The new year brought some good news for California employers. On January 1, 2024, U.S. District Court Judge Kimberly Mueller issued a decision permanently enjoining California state officials from enforcing AB 51, the contested law that sought to prohibit employers from “forcing” job applicants or employees to enter into pre-dispute employment arbitration agreements covering certain discrimination and retaliation claims. The permanent injunction reaffirmed the ability of employers to mandate arbitration for most employment disputes.
This decision comes less than a year after the Ninth Circuit found that the Federal Arbitration Act (FAA) preempts AB 51 in Chamber of Commerce of the United States v. Bonta. As noted in our blog post on the Bonta decision, the Ninth Circuit ultimately upheld a temporary injunction against AB 51, allowing California employers to continue to use employment arbitration agreements while the matter was litigated, and which—given Judge Mueller’s permanent injunction—now can continue indefinitely.
The Lead Up: Recap of the AB 51 Litigation Battle
Here is a quick summary of the AB 51 litigation leading up to the January 1, 2024 permanent injunction:
- In December 2019, Judge Mueller issued a temporary restraining order, prohibiting California from enforcing AB 51.
- In September 2021, the Ninth Circuit struck down Judge Mueller’s decision to temporarily restrain California from enforcing AB 51, holding that AB 51 was not largely preempted by the FAA.
- In August 2022, the Ninth Circuit withdrew its September 2021 decision and voted to take another look at the case through a panel rehearing.
- In February 2023, the Ninth Circuit, backtracking on their September 2021 decision, held that AB 51 is preempted by the FAA because the deterring penalties that AB 51 imposes on employers is antithetical to the FAA’s policy of favoring arbitration agreements.
The Outcome: California Is Permanently Barred from Enforcing AB 51
The over four-year long litigation battle over AB 51 culminated in the US Chamber of Commerce and the State of California stipulating to, and Judge Mueller issuing, a permanent injunction enjoining California state officials from enforcing AB 51—and an award of $822,496 in attorneys’ fees and costs to the US Chamber of Commerce.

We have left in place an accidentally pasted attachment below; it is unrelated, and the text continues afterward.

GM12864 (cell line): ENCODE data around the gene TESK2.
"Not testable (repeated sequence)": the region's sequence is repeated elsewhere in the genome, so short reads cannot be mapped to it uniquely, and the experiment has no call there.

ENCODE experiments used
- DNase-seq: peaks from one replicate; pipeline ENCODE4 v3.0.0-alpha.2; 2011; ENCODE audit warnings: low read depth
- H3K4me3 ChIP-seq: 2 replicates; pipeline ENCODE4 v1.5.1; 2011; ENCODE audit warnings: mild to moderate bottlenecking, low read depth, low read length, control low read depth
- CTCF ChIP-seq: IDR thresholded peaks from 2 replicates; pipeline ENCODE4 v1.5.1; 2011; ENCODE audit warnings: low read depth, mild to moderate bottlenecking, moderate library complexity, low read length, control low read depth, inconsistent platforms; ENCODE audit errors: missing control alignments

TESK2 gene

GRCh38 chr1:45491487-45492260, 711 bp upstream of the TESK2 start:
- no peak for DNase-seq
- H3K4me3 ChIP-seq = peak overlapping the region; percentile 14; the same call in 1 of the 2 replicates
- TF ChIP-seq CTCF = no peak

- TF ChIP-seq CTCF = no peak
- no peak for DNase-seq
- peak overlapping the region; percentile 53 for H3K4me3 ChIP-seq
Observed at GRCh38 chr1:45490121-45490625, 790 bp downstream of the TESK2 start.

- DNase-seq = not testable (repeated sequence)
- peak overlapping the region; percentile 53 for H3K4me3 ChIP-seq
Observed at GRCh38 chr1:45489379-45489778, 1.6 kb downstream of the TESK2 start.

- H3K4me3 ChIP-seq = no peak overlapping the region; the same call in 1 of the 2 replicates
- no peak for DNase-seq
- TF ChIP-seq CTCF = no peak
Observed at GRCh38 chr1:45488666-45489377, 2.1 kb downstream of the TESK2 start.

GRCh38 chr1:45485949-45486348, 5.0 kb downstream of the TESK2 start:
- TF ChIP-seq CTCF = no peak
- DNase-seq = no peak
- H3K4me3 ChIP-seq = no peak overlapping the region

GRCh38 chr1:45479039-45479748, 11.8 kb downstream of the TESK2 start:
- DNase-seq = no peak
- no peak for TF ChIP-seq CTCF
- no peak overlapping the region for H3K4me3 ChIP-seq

The Aftermath: Pre-Dispute Employment Arbitration Agreements Are Still Highly Valuable
Employers can and should continue to require arbitration agreements as a condition of employment in California to avoid hefty litigation bills, the risk of runaway jury verdicts, class actions, and the outsized settlement leverage plaintiffs’ attorneys extract from the threat of jury trials. The permanent enjoining of AB 51 also should stave off attempts to revive similar roadblocks to arbitration for the time being. Employers should use this opportunity to review and update their arbitration agreements to ensure they meet the latest requirements imposed by case law. We provide some suggestions in that regard below.
Tips for Maintaining Enforceable Arbitration Agreements
After employers implement well-drafted arbitration agreements the job is not done. Employers must closely monitor the evolving legal landscape for arbitration, especially case law defining the parameters of enforceable agreements, to ensure their arbitration agreements remain compliant with legal developments. For example, given recent California court decisions rejecting arbitration agreements on unconscionability grounds, employers should ensure their arbitration agreements (1) are concise and use plain English and (2) do not include one-sided clauses that—as a practical matter—require employees but not employers to relinquish rights, such as:
- A waiver of remedies and relief before administrative agencies
- A blanket waiver of Private Attorneys General Act claims or representative claims generally
- Broad confidentiality requirements for the arbitration process
Even if drafted as mutually applicable restrictions, courts are likely to interpret such clauses as unilateral and find them unconscionable because most of the time employees will seek such remedies.
And given the increased frequency of electronically delivered and signed onboarding agreements, employers should ensure that their onboarding systems:
- Display the text of arbitration agreements in a regular size font. Confirm that this is the case even when arbitration agreements are viewed on mobile devices. A bonus add-on option would be to allow viewers to zoom in on the text.
- Provide arbitration agreements for non-English speaking employees in their native language.
- Implement systems and checks to compel employees to read the arbitration agreement prior to signing it. Put controls in place requiring employees to scroll and review the arbitration agreement before they have the ability to check an “I agree” box or sign the agreement. Having employees initial key provisions of the arbitration agreement is even better.
- Implement systems and checks to ensure that only the designated employee can sign the arbitration agreement and that the employee’s signature can be verified.
- Offer employees alternatives to the electronic review and signature of arbitration agreements to ensure that all employees are afforded an equal opportunity to review such agreements regardless of their access to mobile devices (i.e. make paper copies available).